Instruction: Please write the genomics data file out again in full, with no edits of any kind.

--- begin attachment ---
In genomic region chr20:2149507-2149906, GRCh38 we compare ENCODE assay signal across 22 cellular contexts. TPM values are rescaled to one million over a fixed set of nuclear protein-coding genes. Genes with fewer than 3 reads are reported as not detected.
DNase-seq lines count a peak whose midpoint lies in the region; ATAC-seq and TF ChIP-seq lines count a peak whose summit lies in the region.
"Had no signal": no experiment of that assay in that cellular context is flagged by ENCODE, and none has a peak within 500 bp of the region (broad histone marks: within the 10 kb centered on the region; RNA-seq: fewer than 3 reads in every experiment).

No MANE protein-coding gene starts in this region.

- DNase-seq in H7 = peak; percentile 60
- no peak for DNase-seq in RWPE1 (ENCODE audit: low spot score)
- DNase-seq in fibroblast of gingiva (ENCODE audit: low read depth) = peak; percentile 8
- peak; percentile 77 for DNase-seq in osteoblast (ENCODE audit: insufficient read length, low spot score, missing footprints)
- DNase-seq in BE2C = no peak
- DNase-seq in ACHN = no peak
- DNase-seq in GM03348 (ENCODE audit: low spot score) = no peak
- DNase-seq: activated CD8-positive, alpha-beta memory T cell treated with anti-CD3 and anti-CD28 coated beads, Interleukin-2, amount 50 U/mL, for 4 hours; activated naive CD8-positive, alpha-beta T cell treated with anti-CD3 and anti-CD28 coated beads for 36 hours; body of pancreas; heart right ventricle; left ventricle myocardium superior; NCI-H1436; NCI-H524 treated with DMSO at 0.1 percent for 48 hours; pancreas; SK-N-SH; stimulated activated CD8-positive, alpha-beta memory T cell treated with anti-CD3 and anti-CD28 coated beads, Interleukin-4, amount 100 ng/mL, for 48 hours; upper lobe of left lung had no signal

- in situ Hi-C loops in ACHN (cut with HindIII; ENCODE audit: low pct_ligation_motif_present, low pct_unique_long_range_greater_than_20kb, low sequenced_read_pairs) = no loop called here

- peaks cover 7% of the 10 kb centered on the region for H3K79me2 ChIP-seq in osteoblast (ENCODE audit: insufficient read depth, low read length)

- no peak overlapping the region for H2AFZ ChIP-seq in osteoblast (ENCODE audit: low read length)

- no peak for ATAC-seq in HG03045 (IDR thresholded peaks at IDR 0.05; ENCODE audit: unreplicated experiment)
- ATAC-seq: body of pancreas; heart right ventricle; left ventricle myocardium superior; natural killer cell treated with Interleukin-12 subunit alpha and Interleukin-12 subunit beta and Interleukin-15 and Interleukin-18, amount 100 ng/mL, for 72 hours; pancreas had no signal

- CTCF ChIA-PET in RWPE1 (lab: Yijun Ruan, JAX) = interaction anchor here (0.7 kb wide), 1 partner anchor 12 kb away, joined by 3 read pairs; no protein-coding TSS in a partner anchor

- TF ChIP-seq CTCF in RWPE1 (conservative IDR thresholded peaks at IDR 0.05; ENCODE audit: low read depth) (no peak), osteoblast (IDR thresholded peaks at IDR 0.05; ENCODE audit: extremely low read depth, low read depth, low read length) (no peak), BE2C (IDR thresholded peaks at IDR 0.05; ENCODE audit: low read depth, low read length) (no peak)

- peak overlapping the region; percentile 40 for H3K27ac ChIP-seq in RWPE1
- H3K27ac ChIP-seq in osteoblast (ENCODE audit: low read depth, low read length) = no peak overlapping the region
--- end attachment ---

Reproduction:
In genomic region chr20:2149507-2149906, GRCh38 we compare ENCODE assay signal across 22 cellular contexts. TPM values are rescaled to one million over a fixed set of nuclear protein-coding genes. Genes with fewer than 3 reads are reported as not detected.
DNase-seq lines count a peak whose midpoint lies in the region; ATAC-seq and TF ChIP-seq lines count a peak whose summit lies in the region.
"Had no signal": no experiment of that assay in that cellular context is flagged by ENCODE, and none has a peak within 500 bp of the region (broad histone marks: within the 10 kb centered on the region; RNA-seq: fewer than 3 reads in every experiment).

No MANE protein-coding gene starts in this region.

- DNase-seq in H7 = peak; percentile 60
- no peak for DNase-seq in RWPE1 (ENCODE audit: low spot score)
- DNase-seq in fibroblast of gingiva (ENCODE audit: low read depth) = peak; percentile 8
- peak; percentile 77 for DNase-seq in osteoblast (ENCODE audit: insufficient read length, low spot score, missing footprints)
- DNase-seq in BE2C = no peak
- DNase-seq in ACHN = no peak
- DNase-seq in GM03348 (ENCODE audit: low spot score) = no peak
- DNase-seq: activated CD8-positive, alpha-beta memory T cell treated with anti-CD3 and anti-CD28 coated beads, Interleukin-2, amount 50 U/mL, for 4 hours; activated naive CD8-positive, alpha-beta T cell treated with anti-CD3 and anti-CD28 coated beads for 36 hours; body of pancreas; heart right ventricle; left ventricle myocardium superior; NCI-H1436; NCI-H524 treated with DMSO at 0.1 percent for 48 hours; pancreas; SK-N-SH; stimulated activated CD8-positive, alpha-beta memory T cell treated with anti-CD3 and anti-CD28 coated beads, Interleukin-4, amount 100 ng/mL, for 48 hours; upper lobe of left lung had no signal

- in situ Hi-C loops in ACHN (cut with HindIII; ENCODE audit: low pct_ligation_motif_present, low pct_unique_long_range_greater_than_20kb, low sequenced_read_pairs) = no loop called here

- peaks cover 7% of the 10 kb centered on the region for H3K79me2 ChIP-seq in osteoblast (ENCODE audit: insufficient read depth, low read length)

- no peak overlapping the region for H2AFZ ChIP-seq in osteoblast (ENCODE audit: low read length)

- no peak for ATAC-seq in HG03045 (IDR thresholded peaks at IDR 0.05; ENCODE audit: unreplicated experiment)
- ATAC-seq: body of pancreas; heart right ventricle; left ventricle myocardium superior; natural killer cell treated with Interleukin-12 subunit alpha and Interleukin-12 subunit beta and Interleukin-15 and Interleukin-18, amount 100 ng/mL, for 72 hours; pancreas had no signal

- CTCF ChIA-PET in RWPE1 (lab: Yijun Ruan, JAX) = interaction anchor here (0.7 kb wide), 1 partner anchor 12 kb away, joined by 3 read pairs; no protein-coding TSS in a partner anchor

- TF ChIP-seq CTCF in RWPE1 (conservative IDR thresholded peaks at IDR 0.05; ENCODE audit: low read depth) (no peak), osteoblast (IDR thresholded peaks at IDR 0.05; ENCODE audit: extremely low read depth, low read depth, low read length) (no peak), BE2C (IDR thresholded peaks at IDR 0.05; ENCODE audit: low read depth, low read length) (no peak)

- peak overlapping the region; percentile 40 for H3K27ac ChIP-seq in RWPE1
- H3K27ac ChIP-seq in osteoblast (ENCODE audit: low read depth, low read length) = no peak overlapping the region